Forbearance cannot be understood, however, wholly in terms of a general rule of conduct like communality, or of universal human destiny. It needs to be sharply focused on the life of every individual. This is made clear in a third Pauline principle, the doctrine of election. The beauty of the ages is a drama in which every person is given a distinctive part. Every part is played by caring in one’s own assigned way for the truth. Election is often thought of as ordination to salvation, and of course it is. But it carries responsibilities, and these decisively affect the situation of the elect. Not only are they, so to speak, given custody of the truth; if they fail to meet their responsibilities they may, at least for a time, be cast aside. Such occurrences belong to what Paul refers to as God’s "unsearchable judgments" and "inscrutable ways" (Romans 11:33).
Hence there is no room for pride or complacency. One may be sure of possessing the truth—but only in a mood of fear and trembling. Nor is there room for contempt toward those still in darkness, for rejection is no more an inalterable determination than election is. Illustrative of the meaning of forbearance, given a fully nuanced consciousness of election, is Paul’s anguished love and inextinguishable hope for his Jewish brethren. Certitude, humility, and charity are perfectly reconciled.
Forbearance means bearing the discord of minds and hearts occasioned by our fallen state. (Since the word "tolerance" derives from tolerare, meaning to bear, forbearance may be seen as tolerance in its precise signification.) Given the complex obligations it imposes—embracing doctrinal and cultural opponents in a spirit of communal readiness, enduring diversity as mysteriously integral to the divine work of redemption, and discerning and meeting distinctive responsibilities for the care of truth—forbearance is demanding and severe. It must therefore be an art. Like any art, however, it does not only involve difficulty and labor; it can bring peace and happiness. Thus Paul ends his agonizing reflections on the Jewish rejection of Christ with an exultant exclamation—"O the depth of the riches and wisdom and knowledge of God!"—which breaks out when he realizes the providential power with which God will enlist every intellectual and spiritual disorder in the cause of truth (Romans 11:33). In an era that says to us every day, "There is no Truth," the art of forbearance might at least help us resist the temptations of relativism. And it might even help us enter with joy into a destiny that will finally show forth the Truth in such plainness and splendor that no one who has ever lived will be able to misunderstand or ignore it.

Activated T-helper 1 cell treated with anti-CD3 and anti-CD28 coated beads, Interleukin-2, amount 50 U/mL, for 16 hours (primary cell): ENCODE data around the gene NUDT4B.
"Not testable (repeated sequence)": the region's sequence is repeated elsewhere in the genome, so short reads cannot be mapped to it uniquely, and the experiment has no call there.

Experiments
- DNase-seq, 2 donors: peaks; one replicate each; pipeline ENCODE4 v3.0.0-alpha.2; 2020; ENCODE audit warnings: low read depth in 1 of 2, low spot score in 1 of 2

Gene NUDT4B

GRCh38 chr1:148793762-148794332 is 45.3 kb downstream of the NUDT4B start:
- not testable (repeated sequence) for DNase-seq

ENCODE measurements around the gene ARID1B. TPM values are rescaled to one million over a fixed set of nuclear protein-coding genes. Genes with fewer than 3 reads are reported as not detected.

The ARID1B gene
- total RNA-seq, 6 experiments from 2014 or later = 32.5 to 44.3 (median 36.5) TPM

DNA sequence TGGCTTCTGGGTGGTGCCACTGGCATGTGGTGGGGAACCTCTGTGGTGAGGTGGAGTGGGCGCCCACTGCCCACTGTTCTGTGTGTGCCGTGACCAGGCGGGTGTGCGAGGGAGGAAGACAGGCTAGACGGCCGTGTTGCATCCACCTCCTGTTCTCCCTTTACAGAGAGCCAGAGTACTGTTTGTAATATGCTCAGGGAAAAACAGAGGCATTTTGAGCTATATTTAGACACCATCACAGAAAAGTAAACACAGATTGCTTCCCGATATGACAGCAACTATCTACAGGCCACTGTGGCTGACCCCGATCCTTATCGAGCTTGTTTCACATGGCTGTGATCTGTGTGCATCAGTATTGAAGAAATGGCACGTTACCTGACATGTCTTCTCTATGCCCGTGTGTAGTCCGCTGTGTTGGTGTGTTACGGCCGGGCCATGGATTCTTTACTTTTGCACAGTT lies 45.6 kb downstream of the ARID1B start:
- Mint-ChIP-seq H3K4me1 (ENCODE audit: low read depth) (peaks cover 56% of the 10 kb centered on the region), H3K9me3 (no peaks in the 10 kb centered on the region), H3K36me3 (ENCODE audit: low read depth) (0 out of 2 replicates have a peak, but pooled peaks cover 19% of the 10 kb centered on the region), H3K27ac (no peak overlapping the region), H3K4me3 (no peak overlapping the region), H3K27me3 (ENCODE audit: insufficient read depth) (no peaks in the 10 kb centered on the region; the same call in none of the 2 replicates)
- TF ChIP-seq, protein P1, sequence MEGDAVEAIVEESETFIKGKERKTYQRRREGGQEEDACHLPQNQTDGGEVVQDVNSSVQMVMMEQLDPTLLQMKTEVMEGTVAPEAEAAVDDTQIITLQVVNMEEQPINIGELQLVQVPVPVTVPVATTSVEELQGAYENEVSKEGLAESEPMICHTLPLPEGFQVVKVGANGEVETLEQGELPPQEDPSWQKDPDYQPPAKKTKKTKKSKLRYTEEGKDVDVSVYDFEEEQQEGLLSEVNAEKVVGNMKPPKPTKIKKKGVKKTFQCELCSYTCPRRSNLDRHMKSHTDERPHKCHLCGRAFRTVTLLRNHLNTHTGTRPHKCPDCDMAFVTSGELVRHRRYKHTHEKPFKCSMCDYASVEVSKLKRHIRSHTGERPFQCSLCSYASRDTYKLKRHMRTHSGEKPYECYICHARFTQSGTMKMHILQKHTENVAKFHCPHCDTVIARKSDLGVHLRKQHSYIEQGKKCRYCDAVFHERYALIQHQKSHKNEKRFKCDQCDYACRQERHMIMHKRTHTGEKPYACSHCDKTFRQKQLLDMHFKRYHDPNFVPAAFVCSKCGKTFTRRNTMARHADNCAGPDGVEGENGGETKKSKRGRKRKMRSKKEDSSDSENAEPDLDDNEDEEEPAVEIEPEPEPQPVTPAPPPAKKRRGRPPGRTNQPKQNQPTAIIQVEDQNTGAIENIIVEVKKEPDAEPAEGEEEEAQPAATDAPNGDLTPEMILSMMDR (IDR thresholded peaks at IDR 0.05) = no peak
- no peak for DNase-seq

Glenn Tinder is Professor of Political Science Emeritus at the University of Massachusetts at Boston and author ofThe Political Meaning of Christianity.